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Usually vice presidents do things that presidents can’t do by themselves. They try to complement the president in the areas in which he is weaker. That is what Paul Ryan and Joe Biden are doing: Biden is helping Obama gain support of white-working class voters and Ryan is helping Romney with the most conservative wing of the Republican Party.
Although in age and in most political views Ryan and Biden are totally different, they share some things in common. Both are Catholics and both suffered a terrible loss. Ryan lost his father when he was young, and Biden lost his daughter and wife in a car accident. Both of them have used their personal stories in political rallies.
Daniel Burke in a Washington Post article said that although both Ryan and Biden are Catholics neither of them is a serious defender of their church’s main political causes. Burke states that “Biden agrees with the church on social justice issues like poverty, but runs afoul on gay marriage and abortion rights. Ryan, meanwhile, agrees with Catholic doctrine on abortion and gay marriage, but clashes with church leaders on social justice issues.”
This proves how both of them are politically opposite in key issues. The real question is if the Catholic vote would be decisive in this election. And, if it is, who would the Catholic voters support?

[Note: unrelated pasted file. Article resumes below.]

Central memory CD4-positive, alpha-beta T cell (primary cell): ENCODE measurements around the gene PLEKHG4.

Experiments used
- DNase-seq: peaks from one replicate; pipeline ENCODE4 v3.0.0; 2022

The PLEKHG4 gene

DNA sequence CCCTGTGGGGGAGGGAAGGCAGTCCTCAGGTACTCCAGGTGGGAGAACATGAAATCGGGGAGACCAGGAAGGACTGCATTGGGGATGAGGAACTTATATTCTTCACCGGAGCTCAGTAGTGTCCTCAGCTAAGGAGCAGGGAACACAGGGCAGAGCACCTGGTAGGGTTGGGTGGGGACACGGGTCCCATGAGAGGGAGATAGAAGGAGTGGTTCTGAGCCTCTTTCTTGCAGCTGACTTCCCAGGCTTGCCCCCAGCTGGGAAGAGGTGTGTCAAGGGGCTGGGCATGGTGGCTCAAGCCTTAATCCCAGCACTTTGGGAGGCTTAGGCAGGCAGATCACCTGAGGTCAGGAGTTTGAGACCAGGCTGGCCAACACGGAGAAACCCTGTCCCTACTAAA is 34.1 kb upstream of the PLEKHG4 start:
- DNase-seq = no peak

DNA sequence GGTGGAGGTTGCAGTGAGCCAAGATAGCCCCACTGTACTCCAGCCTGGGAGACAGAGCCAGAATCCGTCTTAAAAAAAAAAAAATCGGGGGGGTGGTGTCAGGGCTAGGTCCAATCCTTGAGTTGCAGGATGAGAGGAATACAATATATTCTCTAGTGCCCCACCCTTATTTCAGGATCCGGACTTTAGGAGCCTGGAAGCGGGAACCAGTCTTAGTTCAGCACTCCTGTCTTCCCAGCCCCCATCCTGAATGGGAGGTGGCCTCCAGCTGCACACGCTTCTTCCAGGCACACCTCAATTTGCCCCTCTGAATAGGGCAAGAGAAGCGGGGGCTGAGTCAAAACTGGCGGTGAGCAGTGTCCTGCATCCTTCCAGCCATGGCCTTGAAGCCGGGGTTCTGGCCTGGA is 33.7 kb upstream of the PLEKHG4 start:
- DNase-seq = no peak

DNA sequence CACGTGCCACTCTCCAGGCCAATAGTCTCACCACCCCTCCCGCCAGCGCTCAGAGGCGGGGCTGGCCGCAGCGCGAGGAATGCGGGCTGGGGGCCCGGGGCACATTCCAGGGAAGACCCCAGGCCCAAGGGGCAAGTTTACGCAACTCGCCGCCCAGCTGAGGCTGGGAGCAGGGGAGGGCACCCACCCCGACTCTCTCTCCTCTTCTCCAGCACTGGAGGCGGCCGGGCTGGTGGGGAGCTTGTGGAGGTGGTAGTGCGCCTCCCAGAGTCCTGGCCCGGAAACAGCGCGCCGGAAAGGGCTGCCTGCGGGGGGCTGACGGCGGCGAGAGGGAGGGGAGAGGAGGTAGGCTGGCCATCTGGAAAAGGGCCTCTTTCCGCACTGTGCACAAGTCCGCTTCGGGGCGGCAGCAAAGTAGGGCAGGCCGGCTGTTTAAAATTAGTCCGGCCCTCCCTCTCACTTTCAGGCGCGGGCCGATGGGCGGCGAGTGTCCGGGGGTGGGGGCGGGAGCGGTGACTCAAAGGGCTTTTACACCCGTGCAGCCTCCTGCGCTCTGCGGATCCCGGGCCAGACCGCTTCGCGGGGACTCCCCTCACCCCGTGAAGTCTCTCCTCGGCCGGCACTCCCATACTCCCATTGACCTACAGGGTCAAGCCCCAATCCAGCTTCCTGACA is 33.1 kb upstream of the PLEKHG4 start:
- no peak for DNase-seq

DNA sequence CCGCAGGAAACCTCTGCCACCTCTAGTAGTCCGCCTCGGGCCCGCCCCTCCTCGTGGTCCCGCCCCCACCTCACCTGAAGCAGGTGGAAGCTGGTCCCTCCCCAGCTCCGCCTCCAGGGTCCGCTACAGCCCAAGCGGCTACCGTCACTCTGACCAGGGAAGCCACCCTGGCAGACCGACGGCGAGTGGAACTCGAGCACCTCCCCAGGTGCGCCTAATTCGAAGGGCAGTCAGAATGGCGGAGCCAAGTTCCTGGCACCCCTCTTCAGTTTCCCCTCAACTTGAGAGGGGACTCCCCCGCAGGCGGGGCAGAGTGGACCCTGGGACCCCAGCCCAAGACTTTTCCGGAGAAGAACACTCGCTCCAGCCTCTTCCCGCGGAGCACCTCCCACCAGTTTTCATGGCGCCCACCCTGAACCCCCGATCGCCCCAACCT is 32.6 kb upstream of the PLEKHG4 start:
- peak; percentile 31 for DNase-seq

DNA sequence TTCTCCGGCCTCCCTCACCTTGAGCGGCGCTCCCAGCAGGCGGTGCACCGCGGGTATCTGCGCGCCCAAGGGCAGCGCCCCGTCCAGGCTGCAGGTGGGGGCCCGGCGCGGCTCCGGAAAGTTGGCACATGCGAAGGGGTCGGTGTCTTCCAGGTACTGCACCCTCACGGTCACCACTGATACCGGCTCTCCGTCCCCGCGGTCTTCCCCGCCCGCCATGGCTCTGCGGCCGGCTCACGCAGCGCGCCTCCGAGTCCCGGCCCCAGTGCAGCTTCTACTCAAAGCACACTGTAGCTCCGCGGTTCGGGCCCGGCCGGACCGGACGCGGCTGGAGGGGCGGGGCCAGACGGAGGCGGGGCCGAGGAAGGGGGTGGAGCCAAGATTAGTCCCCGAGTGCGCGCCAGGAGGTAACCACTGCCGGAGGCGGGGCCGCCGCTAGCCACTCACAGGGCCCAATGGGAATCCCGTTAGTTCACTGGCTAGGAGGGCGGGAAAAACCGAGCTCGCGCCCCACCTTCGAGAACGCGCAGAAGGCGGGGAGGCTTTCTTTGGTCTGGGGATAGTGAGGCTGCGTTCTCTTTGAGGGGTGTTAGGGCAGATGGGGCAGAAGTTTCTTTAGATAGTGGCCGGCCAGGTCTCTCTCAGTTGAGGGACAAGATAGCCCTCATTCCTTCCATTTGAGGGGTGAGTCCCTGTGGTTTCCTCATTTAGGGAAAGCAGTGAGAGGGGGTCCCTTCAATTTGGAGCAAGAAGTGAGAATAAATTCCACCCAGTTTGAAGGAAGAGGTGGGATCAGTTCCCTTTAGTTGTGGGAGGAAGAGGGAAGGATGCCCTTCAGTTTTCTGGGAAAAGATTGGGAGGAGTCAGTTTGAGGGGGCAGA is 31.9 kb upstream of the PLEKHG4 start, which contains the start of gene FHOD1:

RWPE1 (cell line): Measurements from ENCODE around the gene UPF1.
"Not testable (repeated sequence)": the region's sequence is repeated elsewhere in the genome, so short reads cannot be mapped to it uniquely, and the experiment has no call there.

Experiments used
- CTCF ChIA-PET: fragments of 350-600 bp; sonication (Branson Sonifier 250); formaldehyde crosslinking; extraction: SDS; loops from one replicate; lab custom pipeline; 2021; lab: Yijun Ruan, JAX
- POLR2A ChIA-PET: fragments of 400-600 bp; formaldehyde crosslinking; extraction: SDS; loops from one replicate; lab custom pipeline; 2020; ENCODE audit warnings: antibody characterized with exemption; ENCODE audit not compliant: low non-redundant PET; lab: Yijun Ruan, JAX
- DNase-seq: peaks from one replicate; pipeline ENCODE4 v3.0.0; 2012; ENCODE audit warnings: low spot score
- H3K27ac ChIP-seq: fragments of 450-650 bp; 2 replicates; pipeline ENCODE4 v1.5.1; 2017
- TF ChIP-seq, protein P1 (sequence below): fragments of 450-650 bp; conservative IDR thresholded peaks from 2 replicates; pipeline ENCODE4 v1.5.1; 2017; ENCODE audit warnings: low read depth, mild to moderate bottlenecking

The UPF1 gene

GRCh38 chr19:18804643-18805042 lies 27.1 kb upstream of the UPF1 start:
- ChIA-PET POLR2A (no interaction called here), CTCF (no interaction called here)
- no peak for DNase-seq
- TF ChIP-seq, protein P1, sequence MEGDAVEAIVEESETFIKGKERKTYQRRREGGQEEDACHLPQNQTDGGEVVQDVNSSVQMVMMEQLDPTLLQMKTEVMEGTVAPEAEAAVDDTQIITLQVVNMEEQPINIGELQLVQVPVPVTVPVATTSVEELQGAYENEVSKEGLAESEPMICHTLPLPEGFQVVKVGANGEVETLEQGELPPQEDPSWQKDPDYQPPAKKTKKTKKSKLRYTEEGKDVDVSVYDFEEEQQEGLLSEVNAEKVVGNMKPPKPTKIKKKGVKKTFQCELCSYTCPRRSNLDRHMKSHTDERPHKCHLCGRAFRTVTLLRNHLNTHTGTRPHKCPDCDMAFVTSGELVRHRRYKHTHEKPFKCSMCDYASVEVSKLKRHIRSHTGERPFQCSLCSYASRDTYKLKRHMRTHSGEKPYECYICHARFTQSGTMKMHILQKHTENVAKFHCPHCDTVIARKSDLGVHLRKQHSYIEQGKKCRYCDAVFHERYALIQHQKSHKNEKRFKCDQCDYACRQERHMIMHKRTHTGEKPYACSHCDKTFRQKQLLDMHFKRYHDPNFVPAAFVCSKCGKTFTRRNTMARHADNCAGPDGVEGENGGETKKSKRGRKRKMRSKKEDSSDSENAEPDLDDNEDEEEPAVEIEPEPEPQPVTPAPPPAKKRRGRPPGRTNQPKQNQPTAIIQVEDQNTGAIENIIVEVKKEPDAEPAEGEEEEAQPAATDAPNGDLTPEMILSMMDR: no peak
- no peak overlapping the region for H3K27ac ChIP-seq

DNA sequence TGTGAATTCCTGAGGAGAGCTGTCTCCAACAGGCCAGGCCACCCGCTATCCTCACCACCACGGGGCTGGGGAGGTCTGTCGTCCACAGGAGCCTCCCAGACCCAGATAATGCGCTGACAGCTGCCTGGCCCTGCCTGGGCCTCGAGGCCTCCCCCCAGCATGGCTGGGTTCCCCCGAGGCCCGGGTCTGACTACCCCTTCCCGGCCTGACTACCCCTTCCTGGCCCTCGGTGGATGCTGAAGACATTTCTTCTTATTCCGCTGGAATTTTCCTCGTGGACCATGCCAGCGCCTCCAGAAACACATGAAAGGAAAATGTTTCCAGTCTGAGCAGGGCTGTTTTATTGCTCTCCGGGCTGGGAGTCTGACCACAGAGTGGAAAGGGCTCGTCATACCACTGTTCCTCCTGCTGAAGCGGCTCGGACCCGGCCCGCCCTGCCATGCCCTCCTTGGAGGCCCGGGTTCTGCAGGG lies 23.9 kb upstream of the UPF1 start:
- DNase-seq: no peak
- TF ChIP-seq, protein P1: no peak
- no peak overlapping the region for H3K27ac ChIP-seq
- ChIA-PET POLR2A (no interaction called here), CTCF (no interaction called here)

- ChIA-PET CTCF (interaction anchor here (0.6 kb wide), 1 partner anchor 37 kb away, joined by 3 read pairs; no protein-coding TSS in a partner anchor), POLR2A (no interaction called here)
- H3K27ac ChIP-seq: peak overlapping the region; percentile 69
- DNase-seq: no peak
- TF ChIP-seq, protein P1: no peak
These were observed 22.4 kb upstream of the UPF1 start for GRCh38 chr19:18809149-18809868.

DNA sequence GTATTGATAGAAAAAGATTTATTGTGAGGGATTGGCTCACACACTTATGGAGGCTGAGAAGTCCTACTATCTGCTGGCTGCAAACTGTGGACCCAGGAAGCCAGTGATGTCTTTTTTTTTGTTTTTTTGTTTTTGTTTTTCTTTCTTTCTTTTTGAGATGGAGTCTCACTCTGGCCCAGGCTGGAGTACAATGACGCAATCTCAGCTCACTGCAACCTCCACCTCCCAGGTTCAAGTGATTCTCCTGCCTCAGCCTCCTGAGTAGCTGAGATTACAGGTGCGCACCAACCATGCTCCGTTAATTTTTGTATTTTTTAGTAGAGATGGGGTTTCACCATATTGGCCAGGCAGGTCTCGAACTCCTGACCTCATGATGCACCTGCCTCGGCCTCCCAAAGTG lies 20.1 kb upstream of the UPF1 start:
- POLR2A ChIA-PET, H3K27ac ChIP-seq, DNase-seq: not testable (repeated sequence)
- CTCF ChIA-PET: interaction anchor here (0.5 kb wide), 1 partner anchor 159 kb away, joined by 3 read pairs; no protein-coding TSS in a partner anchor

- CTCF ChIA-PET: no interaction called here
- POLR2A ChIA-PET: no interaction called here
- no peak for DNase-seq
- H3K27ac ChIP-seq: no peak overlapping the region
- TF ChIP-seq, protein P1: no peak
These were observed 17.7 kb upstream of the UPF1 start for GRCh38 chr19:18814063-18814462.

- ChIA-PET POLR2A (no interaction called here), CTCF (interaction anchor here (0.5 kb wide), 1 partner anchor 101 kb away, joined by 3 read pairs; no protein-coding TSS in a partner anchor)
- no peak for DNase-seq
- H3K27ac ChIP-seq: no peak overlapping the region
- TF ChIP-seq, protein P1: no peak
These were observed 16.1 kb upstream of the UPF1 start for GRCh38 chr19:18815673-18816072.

Biden considers himself to be Obama’s big brother: he has the mission to grant the president the experience he has in aspects like foreign issues from his long political career and credibility in Washington. Ryan, on the other hand, has to give Romney credibility in a key aspect like the federal budget. Ryan needs to show that a Republican government in the White House would reduce the deficit, something the Republicans are claiming Obama has increased by a trillion dollars every year.
But Biden has received recent criticism, and the Republicans are trying to take advantage of it to project a bad image of him. During a political rally in Virginia, in which many in the crowd were African-Americans, the vice president said that Romney’s plans for Wall Street would put them “back in chains.” For this declaration, Biden has received multiple accusations of using racial undertones for political purposes.
In a recent interview with People magazine, Obama defended Biden, saying that he only intended to say that if the Republicans repel the Wall Street reforms his government has made, consumers won’t be protected.
Ryan referred to Biden’s declaration during an interview with Fox News Radio, saying: “You know, these are the kinds of things you say when you’re desperate in a campaign.” He added, “I think you’re going to hear more of these things as we go on because they have a terrible record and can’t run on it so they’re going to kind of sink this campaign to these low levels to distract people.”
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